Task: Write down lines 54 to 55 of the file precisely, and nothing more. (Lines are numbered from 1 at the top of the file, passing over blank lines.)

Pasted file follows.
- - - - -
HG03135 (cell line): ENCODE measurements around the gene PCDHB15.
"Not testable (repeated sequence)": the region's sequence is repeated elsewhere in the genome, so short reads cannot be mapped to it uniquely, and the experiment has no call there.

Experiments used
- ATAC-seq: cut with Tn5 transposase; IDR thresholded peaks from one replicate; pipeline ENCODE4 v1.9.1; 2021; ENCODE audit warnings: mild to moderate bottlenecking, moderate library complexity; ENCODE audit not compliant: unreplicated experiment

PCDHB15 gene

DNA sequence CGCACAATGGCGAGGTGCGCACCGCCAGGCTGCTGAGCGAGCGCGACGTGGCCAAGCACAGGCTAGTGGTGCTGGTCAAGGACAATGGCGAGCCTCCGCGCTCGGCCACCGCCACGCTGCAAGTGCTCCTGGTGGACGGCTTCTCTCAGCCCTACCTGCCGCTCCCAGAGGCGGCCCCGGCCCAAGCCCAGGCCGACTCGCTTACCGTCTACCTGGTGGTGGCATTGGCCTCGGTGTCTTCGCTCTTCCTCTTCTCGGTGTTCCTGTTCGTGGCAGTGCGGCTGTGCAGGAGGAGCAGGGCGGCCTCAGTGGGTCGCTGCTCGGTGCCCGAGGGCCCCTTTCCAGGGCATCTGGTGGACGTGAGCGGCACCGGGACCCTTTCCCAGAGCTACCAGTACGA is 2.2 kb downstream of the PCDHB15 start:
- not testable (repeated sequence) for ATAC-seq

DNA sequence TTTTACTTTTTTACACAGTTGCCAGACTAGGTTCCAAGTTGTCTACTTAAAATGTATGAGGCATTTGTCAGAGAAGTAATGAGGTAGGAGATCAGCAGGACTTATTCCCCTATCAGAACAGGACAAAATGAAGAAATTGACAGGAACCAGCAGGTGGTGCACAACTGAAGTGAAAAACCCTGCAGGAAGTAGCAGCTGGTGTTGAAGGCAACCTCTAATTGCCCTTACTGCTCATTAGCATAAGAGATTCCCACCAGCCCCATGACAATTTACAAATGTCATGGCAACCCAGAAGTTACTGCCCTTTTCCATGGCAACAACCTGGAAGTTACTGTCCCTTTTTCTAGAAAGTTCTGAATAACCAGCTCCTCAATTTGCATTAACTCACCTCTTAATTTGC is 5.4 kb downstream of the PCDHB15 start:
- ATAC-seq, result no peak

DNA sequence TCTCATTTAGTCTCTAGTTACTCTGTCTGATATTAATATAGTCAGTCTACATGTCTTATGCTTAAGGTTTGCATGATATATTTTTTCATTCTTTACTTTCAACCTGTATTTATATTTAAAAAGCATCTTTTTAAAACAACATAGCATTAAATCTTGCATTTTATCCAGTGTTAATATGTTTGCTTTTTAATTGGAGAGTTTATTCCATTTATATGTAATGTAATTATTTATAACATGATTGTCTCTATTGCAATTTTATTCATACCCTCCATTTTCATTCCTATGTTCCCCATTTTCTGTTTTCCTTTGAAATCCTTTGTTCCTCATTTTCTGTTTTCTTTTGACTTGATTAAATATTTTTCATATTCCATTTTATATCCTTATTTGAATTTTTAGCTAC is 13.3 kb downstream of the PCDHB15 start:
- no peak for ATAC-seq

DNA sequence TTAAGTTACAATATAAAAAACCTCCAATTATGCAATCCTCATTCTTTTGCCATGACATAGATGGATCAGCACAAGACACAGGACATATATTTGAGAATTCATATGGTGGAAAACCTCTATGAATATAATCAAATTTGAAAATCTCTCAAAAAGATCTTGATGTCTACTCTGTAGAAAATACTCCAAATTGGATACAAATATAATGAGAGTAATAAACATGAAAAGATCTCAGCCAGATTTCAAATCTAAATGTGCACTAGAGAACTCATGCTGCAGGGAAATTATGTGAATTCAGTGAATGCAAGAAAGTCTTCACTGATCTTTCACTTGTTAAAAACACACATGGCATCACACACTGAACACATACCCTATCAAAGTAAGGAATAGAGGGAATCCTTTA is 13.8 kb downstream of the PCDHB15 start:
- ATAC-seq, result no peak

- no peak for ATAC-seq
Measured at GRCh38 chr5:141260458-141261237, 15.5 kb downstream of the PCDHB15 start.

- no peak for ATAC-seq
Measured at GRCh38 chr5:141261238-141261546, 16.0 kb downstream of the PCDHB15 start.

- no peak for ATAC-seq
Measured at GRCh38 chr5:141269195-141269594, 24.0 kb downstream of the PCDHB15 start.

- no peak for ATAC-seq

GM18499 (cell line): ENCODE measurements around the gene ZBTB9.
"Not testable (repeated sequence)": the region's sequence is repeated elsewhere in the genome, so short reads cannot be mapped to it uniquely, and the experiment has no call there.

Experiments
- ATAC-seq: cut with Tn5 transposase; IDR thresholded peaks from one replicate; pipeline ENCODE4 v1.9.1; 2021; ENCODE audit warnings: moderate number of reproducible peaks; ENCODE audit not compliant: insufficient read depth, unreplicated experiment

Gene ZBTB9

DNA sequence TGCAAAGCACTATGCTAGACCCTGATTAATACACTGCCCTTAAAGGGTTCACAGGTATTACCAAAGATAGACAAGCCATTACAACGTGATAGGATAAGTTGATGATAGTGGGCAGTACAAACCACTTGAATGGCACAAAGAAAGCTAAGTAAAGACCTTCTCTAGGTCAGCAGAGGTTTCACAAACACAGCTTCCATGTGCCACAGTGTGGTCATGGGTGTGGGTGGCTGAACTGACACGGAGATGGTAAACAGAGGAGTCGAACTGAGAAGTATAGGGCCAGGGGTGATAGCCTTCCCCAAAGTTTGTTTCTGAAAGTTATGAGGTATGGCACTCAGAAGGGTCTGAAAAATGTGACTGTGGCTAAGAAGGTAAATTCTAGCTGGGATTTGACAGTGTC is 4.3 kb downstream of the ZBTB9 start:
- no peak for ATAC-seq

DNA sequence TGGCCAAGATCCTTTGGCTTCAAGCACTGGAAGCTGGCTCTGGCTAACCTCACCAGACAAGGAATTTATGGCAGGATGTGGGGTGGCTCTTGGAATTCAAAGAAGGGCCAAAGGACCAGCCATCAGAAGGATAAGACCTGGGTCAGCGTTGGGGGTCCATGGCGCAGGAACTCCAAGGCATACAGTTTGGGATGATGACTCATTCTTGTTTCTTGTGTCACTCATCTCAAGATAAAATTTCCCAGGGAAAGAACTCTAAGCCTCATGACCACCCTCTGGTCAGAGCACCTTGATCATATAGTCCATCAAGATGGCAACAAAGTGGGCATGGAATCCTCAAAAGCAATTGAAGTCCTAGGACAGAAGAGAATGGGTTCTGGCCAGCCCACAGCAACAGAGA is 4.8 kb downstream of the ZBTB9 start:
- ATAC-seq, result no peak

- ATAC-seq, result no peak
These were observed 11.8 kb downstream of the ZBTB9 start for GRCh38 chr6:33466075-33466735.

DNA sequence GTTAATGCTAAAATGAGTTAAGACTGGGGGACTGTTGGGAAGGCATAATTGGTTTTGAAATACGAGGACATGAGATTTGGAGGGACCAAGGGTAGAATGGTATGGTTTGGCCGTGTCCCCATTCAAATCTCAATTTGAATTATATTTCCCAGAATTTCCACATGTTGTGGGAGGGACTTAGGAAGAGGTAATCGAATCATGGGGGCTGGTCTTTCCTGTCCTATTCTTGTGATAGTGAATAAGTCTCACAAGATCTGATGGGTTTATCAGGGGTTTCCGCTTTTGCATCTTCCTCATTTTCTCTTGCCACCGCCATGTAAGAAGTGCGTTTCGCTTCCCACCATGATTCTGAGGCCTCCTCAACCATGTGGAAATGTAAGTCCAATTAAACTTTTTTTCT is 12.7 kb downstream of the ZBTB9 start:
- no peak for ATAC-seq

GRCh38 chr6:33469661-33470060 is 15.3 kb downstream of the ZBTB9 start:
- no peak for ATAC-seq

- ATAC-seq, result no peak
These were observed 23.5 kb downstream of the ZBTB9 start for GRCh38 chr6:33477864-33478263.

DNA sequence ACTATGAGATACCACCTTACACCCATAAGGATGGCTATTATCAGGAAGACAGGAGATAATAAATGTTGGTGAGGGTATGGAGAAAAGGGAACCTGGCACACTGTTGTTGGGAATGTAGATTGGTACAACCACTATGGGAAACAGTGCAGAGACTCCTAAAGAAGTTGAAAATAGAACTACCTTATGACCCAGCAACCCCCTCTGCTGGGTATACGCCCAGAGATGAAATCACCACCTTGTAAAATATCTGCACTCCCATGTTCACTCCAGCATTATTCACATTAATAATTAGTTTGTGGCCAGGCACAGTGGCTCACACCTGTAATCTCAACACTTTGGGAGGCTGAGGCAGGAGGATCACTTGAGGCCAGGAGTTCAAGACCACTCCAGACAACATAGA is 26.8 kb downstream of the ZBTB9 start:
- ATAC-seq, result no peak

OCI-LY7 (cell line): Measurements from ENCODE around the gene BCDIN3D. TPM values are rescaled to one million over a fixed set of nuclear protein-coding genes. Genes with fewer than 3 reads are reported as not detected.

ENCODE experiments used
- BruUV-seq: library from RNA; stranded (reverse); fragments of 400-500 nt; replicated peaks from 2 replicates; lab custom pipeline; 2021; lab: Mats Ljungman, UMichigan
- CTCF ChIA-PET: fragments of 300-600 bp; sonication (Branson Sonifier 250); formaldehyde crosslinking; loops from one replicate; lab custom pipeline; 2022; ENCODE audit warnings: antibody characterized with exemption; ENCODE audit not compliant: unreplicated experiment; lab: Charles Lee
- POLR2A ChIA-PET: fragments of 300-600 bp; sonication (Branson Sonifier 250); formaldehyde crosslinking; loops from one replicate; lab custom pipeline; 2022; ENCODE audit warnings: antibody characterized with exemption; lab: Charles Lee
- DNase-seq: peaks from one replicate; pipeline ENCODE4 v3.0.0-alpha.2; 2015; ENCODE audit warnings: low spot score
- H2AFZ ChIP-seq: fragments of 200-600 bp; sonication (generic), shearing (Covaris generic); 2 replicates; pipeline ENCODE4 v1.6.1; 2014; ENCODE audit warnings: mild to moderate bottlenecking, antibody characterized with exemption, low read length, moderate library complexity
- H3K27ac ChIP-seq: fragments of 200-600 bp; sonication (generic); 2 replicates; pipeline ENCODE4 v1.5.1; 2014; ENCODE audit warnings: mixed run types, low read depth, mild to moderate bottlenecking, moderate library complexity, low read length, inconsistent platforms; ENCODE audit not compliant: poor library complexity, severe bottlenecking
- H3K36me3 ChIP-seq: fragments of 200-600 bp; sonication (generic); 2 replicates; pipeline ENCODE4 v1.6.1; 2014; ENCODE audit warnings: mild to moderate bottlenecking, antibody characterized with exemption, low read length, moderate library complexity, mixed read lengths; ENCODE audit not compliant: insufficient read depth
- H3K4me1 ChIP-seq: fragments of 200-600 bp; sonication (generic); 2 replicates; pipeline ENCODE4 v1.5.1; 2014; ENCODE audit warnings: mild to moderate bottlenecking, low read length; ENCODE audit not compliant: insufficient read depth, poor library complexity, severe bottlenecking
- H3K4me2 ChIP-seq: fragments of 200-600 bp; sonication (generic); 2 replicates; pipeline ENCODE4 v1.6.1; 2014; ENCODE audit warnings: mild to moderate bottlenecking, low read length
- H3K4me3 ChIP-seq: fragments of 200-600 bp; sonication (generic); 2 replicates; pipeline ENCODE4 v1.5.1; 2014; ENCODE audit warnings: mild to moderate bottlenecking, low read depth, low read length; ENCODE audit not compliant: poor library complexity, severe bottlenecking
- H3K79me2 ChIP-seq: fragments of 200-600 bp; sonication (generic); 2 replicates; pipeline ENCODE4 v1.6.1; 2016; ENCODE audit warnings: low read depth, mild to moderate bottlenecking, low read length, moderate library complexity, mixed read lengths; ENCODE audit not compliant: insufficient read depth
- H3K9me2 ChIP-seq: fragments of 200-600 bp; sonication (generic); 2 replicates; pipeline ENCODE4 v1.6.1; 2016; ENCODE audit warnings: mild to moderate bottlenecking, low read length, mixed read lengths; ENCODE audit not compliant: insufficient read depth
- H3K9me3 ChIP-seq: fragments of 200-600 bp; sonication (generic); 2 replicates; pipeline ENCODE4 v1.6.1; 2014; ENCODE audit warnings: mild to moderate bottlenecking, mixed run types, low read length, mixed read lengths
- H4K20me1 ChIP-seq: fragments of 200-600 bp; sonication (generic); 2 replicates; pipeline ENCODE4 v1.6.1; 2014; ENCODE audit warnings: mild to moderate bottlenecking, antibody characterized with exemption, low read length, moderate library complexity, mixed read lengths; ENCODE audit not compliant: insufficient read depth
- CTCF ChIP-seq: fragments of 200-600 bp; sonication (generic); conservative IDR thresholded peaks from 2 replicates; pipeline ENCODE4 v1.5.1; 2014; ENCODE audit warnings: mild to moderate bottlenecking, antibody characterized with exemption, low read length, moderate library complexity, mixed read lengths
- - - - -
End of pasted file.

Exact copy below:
- H3K9me3 ChIP-seq: fragments of 200-600 bp; sonication (generic); 2 replicates; pipeline ENCODE4 v1.6.1; 2014; ENCODE audit warnings: mild to moderate bottlenecking, mixed run types, low read length, mixed read lengths
- H4K20me1 ChIP-seq: fragments of 200-600 bp; sonication (generic); 2 replicates; pipeline ENCODE4 v1.6.1; 2014; ENCODE audit warnings: mild to moderate bottlenecking, antibody characterized with exemption, low read length, moderate library complexity, mixed read lengths; ENCODE audit not compliant: insufficient read depth